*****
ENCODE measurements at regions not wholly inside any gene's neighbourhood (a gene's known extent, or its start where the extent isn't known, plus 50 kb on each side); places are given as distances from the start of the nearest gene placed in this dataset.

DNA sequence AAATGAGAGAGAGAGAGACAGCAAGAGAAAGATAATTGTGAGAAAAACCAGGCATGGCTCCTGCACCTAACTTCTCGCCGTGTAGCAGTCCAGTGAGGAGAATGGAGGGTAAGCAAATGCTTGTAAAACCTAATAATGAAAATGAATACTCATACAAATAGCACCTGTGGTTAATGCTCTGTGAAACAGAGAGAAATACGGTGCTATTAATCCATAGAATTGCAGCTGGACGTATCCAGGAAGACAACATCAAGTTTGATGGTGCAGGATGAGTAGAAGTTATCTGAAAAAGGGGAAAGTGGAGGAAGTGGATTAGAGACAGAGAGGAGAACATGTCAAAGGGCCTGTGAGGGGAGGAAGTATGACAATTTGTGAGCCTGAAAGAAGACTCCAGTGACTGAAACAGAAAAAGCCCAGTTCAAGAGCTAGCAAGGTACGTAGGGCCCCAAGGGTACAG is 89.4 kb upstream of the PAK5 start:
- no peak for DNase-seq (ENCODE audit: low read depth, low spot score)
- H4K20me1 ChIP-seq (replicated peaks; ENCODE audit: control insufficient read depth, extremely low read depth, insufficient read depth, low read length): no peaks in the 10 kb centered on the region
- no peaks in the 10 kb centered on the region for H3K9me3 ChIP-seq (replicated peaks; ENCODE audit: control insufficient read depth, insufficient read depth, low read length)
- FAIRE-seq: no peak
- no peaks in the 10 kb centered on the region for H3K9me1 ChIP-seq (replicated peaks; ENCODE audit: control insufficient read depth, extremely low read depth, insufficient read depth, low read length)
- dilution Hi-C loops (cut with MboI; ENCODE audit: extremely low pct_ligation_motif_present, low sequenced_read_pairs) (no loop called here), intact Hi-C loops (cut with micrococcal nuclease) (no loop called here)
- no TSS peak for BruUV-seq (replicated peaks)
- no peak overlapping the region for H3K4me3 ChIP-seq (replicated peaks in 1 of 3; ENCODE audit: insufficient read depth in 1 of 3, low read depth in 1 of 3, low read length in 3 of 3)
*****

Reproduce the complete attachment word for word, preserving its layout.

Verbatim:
ENCODE measurements at regions not wholly inside any gene's neighbourhood (a gene's known extent, or its start where the extent isn't known, plus 50 kb on each side); places are given as distances from the start of the nearest gene placed in this dataset.

DNA sequence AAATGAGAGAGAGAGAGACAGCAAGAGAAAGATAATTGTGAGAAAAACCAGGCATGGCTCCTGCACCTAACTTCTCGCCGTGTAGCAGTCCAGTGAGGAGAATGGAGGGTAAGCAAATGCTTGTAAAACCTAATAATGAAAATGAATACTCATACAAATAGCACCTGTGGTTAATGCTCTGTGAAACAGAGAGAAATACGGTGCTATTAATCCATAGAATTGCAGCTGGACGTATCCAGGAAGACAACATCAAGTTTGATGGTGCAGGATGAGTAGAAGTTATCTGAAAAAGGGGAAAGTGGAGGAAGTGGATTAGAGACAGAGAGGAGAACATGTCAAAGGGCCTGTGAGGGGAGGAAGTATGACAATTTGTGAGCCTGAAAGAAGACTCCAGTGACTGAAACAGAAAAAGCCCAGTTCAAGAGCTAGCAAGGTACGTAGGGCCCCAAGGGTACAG is 89.4 kb upstream of the PAK5 start:
- no peak for DNase-seq (ENCODE audit: low read depth, low spot score)
- H4K20me1 ChIP-seq (replicated peaks; ENCODE audit: control insufficient read depth, extremely low read depth, insufficient read depth, low read length): no peaks in the 10 kb centered on the region
- no peaks in the 10 kb centered on the region for H3K9me3 ChIP-seq (replicated peaks; ENCODE audit: control insufficient read depth, insufficient read depth, low read length)
- FAIRE-seq: no peak
- no peaks in the 10 kb centered on the region for H3K9me1 ChIP-seq (replicated peaks; ENCODE audit: control insufficient read depth, extremely low read depth, insufficient read depth, low read length)
- dilution Hi-C loops (cut with MboI; ENCODE audit: extremely low pct_ligation_motif_present, low sequenced_read_pairs) (no loop called here), intact Hi-C loops (cut with micrococcal nuclease) (no loop called here)
- no TSS peak for BruUV-seq (replicated peaks)
- no peak overlapping the region for H3K4me3 ChIP-seq (replicated peaks in 1 of 3; ENCODE audit: insufficient read depth in 1 of 3, low read depth in 1 of 3, low read length in 3 of 3)